Surprisingly, this fifth entry is more of a comedy than the thriller vein adapted by the previous films, and plays more like a cross between a raunchy family sitcom and a mismatched-buddy film in the vein of director Tim Story’s Ride Along series.
The film actually starts off with an interesting-enough idea: that John Shaft’s son would turn out to be a sensitive, computer-literate softie, rather than a super-bad, street-smart tough guy like father and grandfather. But the filmmakers eventually turn that idea into a dumb comedy, with all the usual uptight vs. laid-back clashes. While fans of both the series and the character, will undoubtedly get some big laughs whenever the film plays on series tropes and calls back to the previous entries, and the banter between cool-cat father and nerdy, uptight son is somewhat funny, but the lazy writing and wrongheaded stereotyping quickly send this sequel down the drain.
The contrast between John and JJ made up for the bulk of the humor which shouldn’t come as much of a surprise considering its laziness. John takes his verbal shots at JJ and his lifestyle and upbringing (and also today’s society as a whole) while the film made it abundantly clear that JJ is not cut out for John’s world.
Its overuse of f-words and n-words gets old very quickly but despite this, the lazy humor works more often than not thanks to the great chemistry between John and JJ. The story may be predictable, however, they are still incredibly fun to watch.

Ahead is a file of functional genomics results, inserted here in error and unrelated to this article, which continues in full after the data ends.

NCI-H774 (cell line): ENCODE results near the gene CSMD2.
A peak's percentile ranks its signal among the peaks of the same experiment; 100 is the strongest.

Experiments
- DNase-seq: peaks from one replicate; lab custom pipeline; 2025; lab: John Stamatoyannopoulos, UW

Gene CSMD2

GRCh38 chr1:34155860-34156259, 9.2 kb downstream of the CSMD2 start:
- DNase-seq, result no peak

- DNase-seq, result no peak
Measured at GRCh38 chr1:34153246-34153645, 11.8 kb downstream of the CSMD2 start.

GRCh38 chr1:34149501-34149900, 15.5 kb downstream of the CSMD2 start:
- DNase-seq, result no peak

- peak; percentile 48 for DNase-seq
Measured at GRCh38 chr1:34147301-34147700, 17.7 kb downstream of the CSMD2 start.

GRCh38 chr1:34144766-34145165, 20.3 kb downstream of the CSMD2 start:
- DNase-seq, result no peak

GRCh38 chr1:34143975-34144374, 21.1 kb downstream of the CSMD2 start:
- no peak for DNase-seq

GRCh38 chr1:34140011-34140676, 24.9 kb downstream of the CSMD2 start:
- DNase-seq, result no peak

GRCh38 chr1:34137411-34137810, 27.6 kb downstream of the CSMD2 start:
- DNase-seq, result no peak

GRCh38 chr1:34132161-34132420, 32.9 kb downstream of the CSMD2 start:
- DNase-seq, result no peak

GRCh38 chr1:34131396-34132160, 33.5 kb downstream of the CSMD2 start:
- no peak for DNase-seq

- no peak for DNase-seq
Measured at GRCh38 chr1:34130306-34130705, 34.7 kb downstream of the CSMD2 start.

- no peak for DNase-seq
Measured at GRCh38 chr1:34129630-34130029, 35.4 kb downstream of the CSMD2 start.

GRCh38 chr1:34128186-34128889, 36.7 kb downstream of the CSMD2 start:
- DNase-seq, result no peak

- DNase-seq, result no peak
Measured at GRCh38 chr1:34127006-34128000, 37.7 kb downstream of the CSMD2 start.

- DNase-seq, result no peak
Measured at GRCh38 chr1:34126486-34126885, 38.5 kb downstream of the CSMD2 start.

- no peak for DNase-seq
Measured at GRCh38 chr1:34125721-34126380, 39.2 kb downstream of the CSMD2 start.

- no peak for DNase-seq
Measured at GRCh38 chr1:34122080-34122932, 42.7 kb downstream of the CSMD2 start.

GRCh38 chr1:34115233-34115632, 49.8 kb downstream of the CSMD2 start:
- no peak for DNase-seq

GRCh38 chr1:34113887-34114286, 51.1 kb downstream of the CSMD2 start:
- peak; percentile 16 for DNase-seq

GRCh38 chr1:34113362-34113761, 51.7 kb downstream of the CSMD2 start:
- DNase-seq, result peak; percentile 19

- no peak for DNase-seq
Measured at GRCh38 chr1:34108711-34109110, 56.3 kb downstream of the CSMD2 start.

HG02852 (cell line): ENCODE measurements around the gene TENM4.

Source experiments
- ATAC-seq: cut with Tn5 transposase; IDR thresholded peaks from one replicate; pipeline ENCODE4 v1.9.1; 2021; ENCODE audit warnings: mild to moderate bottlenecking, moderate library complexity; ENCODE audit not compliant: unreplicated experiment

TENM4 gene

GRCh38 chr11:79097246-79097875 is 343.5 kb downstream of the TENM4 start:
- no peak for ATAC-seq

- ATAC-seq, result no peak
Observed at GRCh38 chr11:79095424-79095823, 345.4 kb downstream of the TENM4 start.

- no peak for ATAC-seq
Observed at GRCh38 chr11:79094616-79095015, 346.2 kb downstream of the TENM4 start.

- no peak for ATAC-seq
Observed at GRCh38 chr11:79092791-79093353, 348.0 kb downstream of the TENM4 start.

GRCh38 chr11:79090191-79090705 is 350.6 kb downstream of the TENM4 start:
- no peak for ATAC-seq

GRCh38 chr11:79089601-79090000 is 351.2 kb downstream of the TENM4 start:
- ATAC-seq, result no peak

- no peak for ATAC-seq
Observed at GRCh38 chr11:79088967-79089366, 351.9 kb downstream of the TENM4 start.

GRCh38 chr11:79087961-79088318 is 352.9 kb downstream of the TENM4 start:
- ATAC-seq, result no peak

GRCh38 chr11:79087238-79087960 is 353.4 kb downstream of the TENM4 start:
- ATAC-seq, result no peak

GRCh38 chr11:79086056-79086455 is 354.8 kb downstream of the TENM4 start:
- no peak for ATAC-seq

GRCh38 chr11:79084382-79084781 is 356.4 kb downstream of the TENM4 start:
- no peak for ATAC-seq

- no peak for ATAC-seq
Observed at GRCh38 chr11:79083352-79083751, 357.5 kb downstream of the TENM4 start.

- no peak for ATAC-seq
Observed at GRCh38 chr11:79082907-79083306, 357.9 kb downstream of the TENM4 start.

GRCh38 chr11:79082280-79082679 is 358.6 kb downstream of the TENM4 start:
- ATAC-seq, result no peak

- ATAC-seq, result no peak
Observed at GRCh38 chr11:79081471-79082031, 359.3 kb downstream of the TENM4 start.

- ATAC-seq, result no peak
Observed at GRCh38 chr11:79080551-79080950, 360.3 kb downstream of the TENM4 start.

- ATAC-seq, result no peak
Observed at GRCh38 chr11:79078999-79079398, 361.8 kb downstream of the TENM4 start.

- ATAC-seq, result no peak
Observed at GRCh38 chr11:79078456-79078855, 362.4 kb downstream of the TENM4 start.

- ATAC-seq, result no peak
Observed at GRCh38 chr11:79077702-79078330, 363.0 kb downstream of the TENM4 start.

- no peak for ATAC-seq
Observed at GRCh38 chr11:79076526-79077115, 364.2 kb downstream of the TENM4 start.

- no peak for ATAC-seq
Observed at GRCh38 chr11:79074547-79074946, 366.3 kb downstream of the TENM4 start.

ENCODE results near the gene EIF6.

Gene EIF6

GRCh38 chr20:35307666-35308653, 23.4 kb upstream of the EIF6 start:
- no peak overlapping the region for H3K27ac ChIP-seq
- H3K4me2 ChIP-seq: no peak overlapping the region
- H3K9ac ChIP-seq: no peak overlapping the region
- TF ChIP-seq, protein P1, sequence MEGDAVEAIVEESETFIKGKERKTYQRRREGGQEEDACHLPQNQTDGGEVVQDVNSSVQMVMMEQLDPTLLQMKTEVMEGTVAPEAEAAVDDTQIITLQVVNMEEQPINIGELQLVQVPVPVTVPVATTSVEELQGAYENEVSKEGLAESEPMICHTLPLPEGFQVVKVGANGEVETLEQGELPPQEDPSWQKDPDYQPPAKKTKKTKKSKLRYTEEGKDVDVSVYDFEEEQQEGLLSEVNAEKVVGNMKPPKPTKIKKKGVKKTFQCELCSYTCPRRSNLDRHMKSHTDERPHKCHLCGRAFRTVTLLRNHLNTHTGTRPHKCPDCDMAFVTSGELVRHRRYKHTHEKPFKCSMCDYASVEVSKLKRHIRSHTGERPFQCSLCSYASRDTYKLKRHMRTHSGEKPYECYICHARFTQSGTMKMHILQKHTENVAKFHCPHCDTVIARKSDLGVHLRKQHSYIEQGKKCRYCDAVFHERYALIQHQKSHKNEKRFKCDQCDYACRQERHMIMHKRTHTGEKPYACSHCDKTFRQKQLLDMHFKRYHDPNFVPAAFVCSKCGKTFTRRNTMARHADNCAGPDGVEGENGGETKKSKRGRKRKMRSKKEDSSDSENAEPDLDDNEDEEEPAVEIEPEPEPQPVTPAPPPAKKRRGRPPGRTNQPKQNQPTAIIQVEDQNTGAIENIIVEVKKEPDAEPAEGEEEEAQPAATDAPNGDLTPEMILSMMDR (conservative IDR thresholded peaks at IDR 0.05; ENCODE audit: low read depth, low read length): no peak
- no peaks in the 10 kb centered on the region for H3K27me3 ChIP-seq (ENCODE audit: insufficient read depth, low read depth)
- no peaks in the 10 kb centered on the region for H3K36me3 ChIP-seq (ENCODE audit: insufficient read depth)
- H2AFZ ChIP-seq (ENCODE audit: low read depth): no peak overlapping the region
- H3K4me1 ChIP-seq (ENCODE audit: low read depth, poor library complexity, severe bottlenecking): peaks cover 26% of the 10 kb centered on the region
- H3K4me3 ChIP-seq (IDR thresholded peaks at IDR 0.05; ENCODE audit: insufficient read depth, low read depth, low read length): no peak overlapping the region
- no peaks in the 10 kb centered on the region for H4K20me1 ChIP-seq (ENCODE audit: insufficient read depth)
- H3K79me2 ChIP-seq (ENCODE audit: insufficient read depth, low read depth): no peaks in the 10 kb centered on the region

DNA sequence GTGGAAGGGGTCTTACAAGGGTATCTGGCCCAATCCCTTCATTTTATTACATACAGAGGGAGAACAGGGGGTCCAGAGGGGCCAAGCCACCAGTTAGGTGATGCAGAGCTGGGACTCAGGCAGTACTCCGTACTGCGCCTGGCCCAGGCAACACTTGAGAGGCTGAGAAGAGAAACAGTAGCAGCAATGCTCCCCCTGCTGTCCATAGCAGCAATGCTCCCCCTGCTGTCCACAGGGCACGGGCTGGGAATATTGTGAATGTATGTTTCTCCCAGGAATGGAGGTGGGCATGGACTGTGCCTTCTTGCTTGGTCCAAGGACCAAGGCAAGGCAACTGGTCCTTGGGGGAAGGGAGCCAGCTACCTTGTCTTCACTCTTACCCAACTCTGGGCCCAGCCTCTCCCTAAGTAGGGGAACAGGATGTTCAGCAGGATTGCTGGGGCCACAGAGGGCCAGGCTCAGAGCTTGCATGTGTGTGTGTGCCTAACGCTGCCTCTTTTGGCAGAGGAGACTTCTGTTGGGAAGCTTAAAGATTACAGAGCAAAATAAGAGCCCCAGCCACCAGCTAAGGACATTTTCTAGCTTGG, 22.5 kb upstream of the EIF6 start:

But it doesn’t help the fact that the film is a mess, awkwardly juggling heroin smugglers, a shadowy villain from Shaft’s NYPD days, a redemption arc, and assorted tone-deaf attempts at real-world relevance: troubled veterans, the ’80s drug epidemic and Islamophobia. For a film that badly needs the audience to know that it’s winking at some of the phonier conventions of the genre, the film seems overly concerned with saying something, but puts in minimal effort.
It looked like the filmmakers seemed to care more about their creaky, tired, unfailingly predictable plot mechanics only like from the early murder to the inevitable betrayal and kidnapping scenes, not to mention sluggish, sloppy action scenes, than their characters. The Shafts become thin, cartoonish versions of what began as a gritty outsider antihero.
However, there’s a real sense of joy in seeing three generations of the Shaft family, clad in black turtlenecks and leather, swinging through the plate-glass windows of a New York City high-rise with guns blazing. Similarly, watching the Shaft men swagger their way through traffic in matching trench coats is also a real delight. The issue is that it’s all posturing, and their actions feel meaningless given the generic proceedings and their even more generic class of villains, all of which feel stripped from ‘80s and ‘90s direct-to-video actioners.
While a lot doesn’t work, audiences can rest assured that Samuel L. Jackson brings his usual dynamic energy. As the foul-mouthed titular hero, the actor gets to play into the extremes of his f-bomb dropping persona with some humorous results. Even when the material isn’t up to snuff, Jackson’s signature style often lightens the proceedings.
Same can be said for Regina King and Richard Roundtree, who while underutilized, deliver with a few sharp moments. Jesse Usher appears to be destined to be cast in unsuccessful reboots as the son of familiar characters in the successful original films, despite the fact that he absolutely hasn’t earned it. Here too he seems to be struggling most of the time. While, Alexandra Shipp and Method Man appear in largely wasted roles. On the whole, ‘Shaft’ is a convoluted and downright dull sequel that is an unbelievably drab despite the presence of Samuel L. Jackson.
Directed – Tim Story
Rated – R
Run Time – 111 minutes